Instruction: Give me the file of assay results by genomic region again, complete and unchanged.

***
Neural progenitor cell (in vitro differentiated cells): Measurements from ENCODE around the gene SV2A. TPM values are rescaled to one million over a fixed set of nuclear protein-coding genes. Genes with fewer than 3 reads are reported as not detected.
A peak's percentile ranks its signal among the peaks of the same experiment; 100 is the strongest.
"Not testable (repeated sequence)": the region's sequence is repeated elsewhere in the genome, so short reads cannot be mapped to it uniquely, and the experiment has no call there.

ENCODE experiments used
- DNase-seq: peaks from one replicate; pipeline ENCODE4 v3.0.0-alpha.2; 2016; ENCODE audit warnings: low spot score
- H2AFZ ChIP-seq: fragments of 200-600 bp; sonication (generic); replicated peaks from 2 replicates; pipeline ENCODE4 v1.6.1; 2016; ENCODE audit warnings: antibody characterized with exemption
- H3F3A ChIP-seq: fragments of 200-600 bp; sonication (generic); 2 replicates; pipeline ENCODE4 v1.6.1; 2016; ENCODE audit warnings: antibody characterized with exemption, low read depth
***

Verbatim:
Neural progenitor cell (in vitro differentiated cells): Measurements from ENCODE around the gene SV2A. TPM values are rescaled to one million over a fixed set of nuclear protein-coding genes. Genes with fewer than 3 reads are reported as not detected.
A peak's percentile ranks its signal among the peaks of the same experiment; 100 is the strongest.
"Not testable (repeated sequence)": the region's sequence is repeated elsewhere in the genome, so short reads cannot be mapped to it uniquely, and the experiment has no call there.

ENCODE experiments used
- DNase-seq: peaks from one replicate; pipeline ENCODE4 v3.0.0-alpha.2; 2016; ENCODE audit warnings: low spot score
- H2AFZ ChIP-seq: fragments of 200-600 bp; sonication (generic); replicated peaks from 2 replicates; pipeline ENCODE4 v1.6.1; 2016; ENCODE audit warnings: antibody characterized with exemption
- H3F3A ChIP-seq: fragments of 200-600 bp; sonication (generic); 2 replicates; pipeline ENCODE4 v1.6.1; 2016; ENCODE audit warnings: antibody characterized with exemption, low read depth